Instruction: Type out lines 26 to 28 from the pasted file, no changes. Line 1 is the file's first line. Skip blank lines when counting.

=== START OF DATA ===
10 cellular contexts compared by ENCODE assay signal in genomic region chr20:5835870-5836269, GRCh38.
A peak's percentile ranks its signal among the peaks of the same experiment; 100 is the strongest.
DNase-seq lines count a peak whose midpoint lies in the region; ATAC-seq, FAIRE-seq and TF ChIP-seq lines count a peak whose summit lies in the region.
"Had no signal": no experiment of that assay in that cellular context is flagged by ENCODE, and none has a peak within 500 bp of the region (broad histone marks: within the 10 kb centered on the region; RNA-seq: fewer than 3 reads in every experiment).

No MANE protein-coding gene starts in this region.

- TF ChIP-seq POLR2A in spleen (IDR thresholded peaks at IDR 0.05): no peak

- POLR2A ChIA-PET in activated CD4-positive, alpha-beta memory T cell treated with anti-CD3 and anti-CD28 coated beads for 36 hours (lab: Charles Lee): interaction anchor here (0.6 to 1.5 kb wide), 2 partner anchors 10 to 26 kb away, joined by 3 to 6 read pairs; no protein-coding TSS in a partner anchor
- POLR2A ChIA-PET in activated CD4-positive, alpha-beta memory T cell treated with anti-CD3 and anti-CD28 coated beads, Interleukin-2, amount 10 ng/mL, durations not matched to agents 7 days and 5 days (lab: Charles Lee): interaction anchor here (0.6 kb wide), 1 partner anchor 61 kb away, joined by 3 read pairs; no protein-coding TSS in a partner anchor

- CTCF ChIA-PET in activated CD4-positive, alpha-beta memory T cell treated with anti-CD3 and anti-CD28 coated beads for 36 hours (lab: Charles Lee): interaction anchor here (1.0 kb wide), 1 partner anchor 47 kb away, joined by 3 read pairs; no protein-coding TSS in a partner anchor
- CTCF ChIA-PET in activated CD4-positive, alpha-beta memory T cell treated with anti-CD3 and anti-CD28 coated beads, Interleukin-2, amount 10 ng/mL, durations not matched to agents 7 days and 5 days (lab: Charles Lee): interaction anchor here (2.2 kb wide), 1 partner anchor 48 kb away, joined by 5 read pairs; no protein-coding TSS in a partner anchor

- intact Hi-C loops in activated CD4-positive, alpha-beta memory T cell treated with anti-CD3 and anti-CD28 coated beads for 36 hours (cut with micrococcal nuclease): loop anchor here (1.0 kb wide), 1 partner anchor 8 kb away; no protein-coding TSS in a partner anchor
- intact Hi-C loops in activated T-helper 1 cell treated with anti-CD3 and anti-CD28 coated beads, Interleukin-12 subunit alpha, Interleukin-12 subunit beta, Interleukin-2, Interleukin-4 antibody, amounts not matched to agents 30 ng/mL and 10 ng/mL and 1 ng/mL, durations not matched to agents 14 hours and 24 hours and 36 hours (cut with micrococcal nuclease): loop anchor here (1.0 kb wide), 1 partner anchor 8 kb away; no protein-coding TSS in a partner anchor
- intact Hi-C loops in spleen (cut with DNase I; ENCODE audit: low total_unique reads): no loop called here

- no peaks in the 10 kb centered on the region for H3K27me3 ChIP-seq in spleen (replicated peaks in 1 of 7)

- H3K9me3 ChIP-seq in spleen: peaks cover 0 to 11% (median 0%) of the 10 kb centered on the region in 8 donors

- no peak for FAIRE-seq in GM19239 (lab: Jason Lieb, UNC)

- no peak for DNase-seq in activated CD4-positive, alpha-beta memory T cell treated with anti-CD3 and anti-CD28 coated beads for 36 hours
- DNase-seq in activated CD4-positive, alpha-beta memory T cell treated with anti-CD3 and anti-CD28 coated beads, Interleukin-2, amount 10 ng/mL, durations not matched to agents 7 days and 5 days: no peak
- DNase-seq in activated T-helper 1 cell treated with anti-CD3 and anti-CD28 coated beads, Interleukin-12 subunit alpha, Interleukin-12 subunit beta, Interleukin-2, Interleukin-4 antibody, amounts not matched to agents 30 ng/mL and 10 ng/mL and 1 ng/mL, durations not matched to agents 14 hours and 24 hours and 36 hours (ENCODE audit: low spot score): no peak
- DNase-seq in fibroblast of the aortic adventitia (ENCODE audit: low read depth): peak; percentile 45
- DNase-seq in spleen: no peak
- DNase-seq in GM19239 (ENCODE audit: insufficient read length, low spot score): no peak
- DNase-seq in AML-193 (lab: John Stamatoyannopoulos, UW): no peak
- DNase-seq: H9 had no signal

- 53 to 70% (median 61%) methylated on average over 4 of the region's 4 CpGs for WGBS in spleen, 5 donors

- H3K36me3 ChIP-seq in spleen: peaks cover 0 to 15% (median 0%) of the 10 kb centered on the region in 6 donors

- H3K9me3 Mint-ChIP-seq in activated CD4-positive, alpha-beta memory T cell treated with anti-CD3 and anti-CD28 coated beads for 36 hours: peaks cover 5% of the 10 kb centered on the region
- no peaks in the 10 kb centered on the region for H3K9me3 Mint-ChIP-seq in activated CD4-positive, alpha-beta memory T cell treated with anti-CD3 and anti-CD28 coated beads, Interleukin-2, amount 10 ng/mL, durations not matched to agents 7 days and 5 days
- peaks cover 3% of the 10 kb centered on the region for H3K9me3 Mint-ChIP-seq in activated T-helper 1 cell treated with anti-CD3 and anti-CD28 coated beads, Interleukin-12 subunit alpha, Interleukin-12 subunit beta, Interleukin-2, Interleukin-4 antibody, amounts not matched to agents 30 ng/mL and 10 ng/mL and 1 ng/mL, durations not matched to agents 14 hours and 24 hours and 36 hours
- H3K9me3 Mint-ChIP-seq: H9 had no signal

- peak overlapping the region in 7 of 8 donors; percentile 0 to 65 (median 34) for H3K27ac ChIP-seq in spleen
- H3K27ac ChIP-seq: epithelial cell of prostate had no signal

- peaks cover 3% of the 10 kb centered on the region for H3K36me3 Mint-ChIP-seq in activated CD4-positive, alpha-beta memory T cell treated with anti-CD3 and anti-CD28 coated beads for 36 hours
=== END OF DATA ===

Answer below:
- H3K36me3 ChIP-seq in spleen: peaks cover 0 to 15% (median 0%) of the 10 kb centered on the region in 6 donors

- H3K9me3 Mint-ChIP-seq in activated CD4-positive, alpha-beta memory T cell treated with anti-CD3 and anti-CD28 coated beads for 36 hours: peaks cover 5% of the 10 kb centered on the region
- no peaks in the 10 kb centered on the region for H3K9me3 Mint-ChIP-seq in activated CD4-positive, alpha-beta memory T cell treated with anti-CD3 and anti-CD28 coated beads, Interleukin-2, amount 10 ng/mL, durations not matched to agents 7 days and 5 days